The Marine Stewardship Council, the world's leading fishery-certification program, has successfully thrust sustainability issues into the supermarket by affixing blue labels to products associated with fisheries "that are helping to protect oceans." But it's unclear whether the 14-year old program has led to healthier underwater ecosystems.
"There are a couple of ideas about how fisheries might respond to a certification system," MSC standards and licensing director David Agnew told a group assembled in Seattle last week for the 141st annual meeting of the American Fisheries Society. "You could move the whole population to improve. Or, another idea is only a small section of fisheries who see value in improving will improve."
MSC now certifies 1,300 fisheries. Agnew says the council has found evidence of "some residual drag," but stopped short of attributing significant measurable ecosystem improvements directly to the certification program.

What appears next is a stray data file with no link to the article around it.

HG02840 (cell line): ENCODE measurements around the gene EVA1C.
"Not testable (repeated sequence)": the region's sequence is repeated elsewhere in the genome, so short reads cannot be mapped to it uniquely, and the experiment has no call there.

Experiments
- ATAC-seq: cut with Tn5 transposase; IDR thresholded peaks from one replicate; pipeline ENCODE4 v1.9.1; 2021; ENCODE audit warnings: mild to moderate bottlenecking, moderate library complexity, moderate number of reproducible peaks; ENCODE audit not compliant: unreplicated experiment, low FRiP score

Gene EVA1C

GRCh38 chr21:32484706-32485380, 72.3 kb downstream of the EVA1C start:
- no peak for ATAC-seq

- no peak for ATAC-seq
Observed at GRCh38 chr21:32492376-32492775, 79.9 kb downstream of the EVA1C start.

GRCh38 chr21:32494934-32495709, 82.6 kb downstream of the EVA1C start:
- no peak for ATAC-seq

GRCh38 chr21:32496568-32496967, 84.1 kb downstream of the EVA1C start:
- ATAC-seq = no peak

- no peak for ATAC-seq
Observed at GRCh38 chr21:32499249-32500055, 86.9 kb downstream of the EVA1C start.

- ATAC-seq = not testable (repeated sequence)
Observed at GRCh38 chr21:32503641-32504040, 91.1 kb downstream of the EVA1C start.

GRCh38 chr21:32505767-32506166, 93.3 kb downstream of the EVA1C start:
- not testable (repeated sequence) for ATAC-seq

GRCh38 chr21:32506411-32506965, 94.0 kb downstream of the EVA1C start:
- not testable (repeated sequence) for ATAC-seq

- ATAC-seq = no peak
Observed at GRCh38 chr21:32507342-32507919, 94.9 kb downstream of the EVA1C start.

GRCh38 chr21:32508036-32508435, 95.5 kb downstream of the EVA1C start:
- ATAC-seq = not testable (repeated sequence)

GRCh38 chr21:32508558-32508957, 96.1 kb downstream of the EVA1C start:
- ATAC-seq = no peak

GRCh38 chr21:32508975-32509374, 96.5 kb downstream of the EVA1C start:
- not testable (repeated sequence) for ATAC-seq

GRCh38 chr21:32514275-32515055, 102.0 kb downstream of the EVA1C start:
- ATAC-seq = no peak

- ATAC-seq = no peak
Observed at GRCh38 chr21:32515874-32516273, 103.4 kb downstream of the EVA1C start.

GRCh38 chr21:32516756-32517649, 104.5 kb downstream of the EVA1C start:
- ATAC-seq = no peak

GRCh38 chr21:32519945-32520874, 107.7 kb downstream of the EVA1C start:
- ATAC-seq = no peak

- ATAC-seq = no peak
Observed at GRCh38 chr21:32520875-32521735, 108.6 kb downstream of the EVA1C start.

The MSC certification program is voluntary. Fisheries doing the most environmental harm are unlikely to participate, since there's little chance of their ever receiving the seal awarded to fisheries which can demonstrate effective management. In a pre-assessment process, the worst offenders are told "don't go, guys, you're way off the mark," Agnew says.
"What's surprising is some of these fisheries are going on," Agnew adds.
But the vast majority of red-lighted fisheries--a category which includes many small-scale fisheries, which are especially tough for evaluators to assess--abandon the process before making any movement toward sustainability.
Fisheries provisionally advised to continue with the certification process "are making more changes, but they're taking longer to do it," Agnew reports.
A 2005 study of the first 10 certified fisheries suggested certification was responsible for about 65 percent of 89 recorded environmental gains. Yet there's little incentive for a fishery to make additional environmental strides after receiving its certification, which is continually monitored.
As an abstract for Agnew's talk put it, "Results to date indicate that some improvements continue to be made in fisheries after they have been certified, whereas others simply maintained the sustainable level they had already achieved."